Pick up the phone and call Senator Ron Wyden at the U.S. Capitol Switchboard at (202) 224-3121. Tell him to take his hold off of S. 1273. And then ask your senators to support S. 1273 the CASE Act.
Shownotes for the Podcast: Even More Bad Faith From Ron Wyden on Copyright Small Claims Legislation musictechpolicy.com/2020/01/16/even…ms-legislation/ CASE Act Materials (Flow Chart, Explanation of Holds) artistrightswatchdotcom.files.wordpress.com/202…pdf Senator Ben Sasse’s Data Center Influences–What’s Up With Senator Ben Sasse’s Vicious Little Amendment on Pre-72? musictechpolicy.com/2018/06/28/what…ment-on-pre-72/ Are Data Centers The New Cornhusker Kickback and the Facebook Fakeout? musictechpolicy.com/2018/07/09/are-…cebook-fakeout/ […]
Karl Herchenroeder reports in Communications Daily that Oregon’s legacy senator Ron Wyden has placed a “hold” on the CASE Act (the legislation creating a copyright small claims court), which essentially stops it from moving forward. (The CASE Act is the result of extensive study by the Copyright Office that addressed the many issues involving creating the copyright […]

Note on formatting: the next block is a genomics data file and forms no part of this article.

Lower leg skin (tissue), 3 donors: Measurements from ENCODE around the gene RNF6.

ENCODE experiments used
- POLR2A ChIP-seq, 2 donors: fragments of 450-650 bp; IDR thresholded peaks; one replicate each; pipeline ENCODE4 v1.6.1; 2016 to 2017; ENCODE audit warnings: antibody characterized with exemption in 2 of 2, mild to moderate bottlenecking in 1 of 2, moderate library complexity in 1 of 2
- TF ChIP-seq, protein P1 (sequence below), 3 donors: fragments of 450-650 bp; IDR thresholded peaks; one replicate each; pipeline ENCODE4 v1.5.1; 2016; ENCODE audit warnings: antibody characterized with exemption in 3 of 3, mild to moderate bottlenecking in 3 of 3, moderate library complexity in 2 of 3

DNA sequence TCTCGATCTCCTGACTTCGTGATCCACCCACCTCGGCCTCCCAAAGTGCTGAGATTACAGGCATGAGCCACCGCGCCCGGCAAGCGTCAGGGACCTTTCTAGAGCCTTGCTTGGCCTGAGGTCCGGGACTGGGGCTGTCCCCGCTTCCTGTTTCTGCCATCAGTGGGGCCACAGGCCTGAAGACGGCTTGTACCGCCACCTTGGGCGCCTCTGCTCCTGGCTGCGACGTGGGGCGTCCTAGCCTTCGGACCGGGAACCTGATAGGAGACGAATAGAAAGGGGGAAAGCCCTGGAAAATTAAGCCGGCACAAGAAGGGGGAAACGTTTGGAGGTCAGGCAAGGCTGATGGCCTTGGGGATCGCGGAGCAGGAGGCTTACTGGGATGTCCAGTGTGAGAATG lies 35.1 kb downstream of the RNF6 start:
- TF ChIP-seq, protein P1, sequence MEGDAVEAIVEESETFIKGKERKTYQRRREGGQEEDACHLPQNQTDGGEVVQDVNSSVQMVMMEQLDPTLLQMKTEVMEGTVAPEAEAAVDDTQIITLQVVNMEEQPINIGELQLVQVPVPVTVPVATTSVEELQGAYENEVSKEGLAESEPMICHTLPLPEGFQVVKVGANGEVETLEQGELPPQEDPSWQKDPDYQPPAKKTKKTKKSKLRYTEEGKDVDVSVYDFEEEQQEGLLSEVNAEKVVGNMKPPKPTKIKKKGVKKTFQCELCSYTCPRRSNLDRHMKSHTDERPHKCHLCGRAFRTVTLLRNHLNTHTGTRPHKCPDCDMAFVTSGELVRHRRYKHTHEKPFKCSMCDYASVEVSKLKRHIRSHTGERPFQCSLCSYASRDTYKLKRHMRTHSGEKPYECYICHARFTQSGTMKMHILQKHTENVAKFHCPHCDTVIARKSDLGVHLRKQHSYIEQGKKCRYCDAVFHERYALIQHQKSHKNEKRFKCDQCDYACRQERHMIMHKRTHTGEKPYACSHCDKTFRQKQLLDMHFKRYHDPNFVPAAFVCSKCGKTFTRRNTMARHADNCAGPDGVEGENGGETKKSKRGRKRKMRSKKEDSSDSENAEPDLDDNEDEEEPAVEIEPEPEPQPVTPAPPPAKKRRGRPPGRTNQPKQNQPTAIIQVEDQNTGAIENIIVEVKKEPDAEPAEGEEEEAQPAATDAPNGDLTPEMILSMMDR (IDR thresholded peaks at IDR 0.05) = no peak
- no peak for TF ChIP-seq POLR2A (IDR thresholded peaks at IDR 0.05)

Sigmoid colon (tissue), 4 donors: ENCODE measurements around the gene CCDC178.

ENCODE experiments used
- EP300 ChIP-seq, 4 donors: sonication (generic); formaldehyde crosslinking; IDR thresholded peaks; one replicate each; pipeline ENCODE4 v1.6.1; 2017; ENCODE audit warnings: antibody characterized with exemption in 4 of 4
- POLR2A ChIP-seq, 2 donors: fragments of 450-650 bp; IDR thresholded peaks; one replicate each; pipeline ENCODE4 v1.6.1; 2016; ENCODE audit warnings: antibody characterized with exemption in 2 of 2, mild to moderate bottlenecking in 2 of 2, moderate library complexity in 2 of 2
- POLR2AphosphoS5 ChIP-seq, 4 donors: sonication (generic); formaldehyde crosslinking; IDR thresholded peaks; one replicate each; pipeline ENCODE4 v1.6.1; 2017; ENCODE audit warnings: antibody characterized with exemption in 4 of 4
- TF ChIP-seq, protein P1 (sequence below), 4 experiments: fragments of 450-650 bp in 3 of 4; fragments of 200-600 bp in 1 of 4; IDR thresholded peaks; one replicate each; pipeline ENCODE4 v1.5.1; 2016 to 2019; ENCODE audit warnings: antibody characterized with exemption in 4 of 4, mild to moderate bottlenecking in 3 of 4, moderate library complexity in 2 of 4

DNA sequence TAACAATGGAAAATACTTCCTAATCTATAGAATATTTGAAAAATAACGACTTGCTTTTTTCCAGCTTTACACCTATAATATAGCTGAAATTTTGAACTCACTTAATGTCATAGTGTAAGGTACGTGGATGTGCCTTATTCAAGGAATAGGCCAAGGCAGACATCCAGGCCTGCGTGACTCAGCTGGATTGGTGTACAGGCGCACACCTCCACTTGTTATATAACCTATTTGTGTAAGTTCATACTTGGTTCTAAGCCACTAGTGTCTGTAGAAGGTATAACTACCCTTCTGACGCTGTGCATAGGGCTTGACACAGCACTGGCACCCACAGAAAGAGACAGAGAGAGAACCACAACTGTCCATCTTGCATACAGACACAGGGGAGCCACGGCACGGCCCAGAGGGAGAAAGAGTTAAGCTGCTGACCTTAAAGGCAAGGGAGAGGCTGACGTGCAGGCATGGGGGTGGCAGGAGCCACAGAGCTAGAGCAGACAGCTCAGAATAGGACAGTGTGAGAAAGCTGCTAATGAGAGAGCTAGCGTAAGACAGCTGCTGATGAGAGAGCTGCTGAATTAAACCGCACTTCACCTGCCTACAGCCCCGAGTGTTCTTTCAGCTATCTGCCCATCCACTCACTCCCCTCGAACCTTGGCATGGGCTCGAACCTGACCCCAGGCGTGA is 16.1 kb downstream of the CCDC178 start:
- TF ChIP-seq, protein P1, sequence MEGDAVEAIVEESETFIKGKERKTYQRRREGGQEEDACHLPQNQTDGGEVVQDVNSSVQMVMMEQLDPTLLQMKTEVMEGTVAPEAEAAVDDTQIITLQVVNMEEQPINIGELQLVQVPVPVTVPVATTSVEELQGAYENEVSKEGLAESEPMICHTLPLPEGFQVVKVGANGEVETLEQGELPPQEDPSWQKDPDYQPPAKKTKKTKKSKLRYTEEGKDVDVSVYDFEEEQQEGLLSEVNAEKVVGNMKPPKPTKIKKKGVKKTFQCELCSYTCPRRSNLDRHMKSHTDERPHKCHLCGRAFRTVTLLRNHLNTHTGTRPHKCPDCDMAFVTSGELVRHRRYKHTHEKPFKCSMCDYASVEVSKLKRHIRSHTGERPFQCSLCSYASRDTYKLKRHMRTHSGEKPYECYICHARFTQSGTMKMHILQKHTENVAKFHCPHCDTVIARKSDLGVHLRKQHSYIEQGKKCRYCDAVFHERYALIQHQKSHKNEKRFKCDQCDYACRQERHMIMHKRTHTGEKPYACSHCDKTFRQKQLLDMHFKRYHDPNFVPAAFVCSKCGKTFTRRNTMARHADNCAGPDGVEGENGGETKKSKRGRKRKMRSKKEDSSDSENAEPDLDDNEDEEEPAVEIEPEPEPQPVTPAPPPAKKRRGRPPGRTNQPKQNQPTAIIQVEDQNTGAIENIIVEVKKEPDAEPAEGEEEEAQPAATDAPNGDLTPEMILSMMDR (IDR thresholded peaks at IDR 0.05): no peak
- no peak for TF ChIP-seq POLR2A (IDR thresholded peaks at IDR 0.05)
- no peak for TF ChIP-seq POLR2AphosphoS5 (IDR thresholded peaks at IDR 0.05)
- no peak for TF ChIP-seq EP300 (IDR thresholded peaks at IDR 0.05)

Data profiling requires a lot of computing power. Really a whole bunch. When you’re talking that much electricity, you’re talking government. When you’re talking government, you’re talking lobbying. And in this case, looking at the political landscape from the data center point of view might explain a whole lot of oddball results. Like why do […]
Senator Mark Warner has released (or leaked) a comprehensive plan to combat fake news and foreign manipulation of the American electorate through Silicon Valley. Unfortunately, however appealing or appalling some of Senator Warner’s proposals are, it’s likely that he may just be expanding the game of whack-a-mole that Silicon Valley loves so much. We’ve seen […]
It’s rare that we get insight into just how sleazy the Congress can be–but Senator Ron Wyden is giving us all a guided tour when it comes to his singular dedication to screwing pre-72 artists. There is a process in the Senate called a “hold” (see this memo from the Congressional Research Service describing the […]
“I do believe that the intellectual property that you create is just that. It’s property and you ought to be protected in the property that you create and that we all enjoy.”
Senator John Cornyn, U.S. Senate Committee on the Judiciary, May 15, 2018.
Unlike the CLASSICS Act and the approach recommended by the Copyright Office, the ACCESS to Recordings Act falls far short of Constitutional requirements and would likely open the federal government up to liability for takings claims.
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